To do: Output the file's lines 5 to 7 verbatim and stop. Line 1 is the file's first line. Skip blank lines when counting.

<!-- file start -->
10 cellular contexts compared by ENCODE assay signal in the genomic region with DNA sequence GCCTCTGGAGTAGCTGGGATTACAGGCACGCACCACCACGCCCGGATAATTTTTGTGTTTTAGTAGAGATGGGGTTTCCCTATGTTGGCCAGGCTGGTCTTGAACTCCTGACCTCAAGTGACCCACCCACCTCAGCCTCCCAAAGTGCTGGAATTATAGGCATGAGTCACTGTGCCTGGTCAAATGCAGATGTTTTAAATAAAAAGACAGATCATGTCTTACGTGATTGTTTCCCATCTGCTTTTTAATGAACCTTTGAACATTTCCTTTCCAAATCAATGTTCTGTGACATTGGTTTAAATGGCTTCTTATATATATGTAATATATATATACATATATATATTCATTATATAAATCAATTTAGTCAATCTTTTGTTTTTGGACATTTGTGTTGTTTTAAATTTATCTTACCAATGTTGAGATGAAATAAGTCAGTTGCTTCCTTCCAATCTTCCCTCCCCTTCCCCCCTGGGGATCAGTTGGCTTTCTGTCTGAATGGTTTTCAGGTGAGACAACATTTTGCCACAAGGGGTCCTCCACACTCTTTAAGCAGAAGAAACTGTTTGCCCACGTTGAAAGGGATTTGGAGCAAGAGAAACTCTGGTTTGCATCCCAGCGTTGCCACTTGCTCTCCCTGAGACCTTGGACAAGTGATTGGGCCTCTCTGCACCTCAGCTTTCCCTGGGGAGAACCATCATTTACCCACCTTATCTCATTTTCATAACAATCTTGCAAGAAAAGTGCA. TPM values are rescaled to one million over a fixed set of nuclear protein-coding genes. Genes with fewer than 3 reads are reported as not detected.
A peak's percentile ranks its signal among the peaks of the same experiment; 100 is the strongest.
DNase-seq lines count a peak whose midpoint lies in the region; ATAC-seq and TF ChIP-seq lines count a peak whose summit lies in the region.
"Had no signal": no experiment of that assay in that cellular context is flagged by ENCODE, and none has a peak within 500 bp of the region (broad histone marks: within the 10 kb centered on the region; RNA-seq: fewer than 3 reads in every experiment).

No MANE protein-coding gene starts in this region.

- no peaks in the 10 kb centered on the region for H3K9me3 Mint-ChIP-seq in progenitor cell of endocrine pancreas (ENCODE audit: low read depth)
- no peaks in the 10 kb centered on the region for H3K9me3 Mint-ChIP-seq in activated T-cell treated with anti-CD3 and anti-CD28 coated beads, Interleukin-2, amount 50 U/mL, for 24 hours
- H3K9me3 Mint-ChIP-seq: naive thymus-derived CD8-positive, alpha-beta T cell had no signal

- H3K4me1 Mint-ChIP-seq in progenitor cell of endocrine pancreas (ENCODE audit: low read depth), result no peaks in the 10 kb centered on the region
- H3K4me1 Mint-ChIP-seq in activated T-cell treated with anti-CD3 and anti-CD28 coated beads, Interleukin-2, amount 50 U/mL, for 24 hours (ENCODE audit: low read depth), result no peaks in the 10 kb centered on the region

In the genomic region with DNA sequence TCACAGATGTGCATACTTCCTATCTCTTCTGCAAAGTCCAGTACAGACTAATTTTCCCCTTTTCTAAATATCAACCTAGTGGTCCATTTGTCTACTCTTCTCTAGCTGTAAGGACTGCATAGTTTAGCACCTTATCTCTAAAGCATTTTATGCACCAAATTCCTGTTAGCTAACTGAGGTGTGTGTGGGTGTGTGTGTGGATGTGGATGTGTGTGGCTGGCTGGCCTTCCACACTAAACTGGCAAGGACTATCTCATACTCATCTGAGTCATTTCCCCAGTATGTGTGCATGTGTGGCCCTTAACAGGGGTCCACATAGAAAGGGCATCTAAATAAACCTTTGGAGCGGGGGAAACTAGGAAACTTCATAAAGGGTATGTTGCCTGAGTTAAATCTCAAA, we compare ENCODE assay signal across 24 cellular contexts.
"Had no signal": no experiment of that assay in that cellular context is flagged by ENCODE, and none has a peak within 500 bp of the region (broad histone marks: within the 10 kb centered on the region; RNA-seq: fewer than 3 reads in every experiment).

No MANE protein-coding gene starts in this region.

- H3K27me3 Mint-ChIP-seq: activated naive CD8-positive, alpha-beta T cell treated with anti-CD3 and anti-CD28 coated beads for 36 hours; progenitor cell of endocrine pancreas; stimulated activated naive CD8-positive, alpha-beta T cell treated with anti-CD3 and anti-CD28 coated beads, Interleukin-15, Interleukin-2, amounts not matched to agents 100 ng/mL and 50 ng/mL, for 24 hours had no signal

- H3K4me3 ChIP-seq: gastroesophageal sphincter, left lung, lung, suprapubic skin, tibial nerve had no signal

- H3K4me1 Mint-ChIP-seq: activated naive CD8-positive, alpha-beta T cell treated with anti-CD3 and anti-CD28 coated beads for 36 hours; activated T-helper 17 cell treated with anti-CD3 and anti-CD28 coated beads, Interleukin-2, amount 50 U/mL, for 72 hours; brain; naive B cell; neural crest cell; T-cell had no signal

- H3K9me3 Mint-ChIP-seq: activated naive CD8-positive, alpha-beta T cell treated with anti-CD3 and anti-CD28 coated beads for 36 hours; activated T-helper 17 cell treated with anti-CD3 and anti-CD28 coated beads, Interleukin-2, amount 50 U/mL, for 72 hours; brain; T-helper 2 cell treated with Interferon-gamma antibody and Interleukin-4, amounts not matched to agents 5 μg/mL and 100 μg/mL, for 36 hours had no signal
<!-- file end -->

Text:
No MANE protein-coding gene starts in this region.

- no peaks in the 10 kb centered on the region for H3K9me3 Mint-ChIP-seq in progenitor cell of endocrine pancreas (ENCODE audit: low read depth)
- no peaks in the 10 kb centered on the region for H3K9me3 Mint-ChIP-seq in activated T-cell treated with anti-CD3 and anti-CD28 coated beads, Interleukin-2, amount 50 U/mL, for 24 hours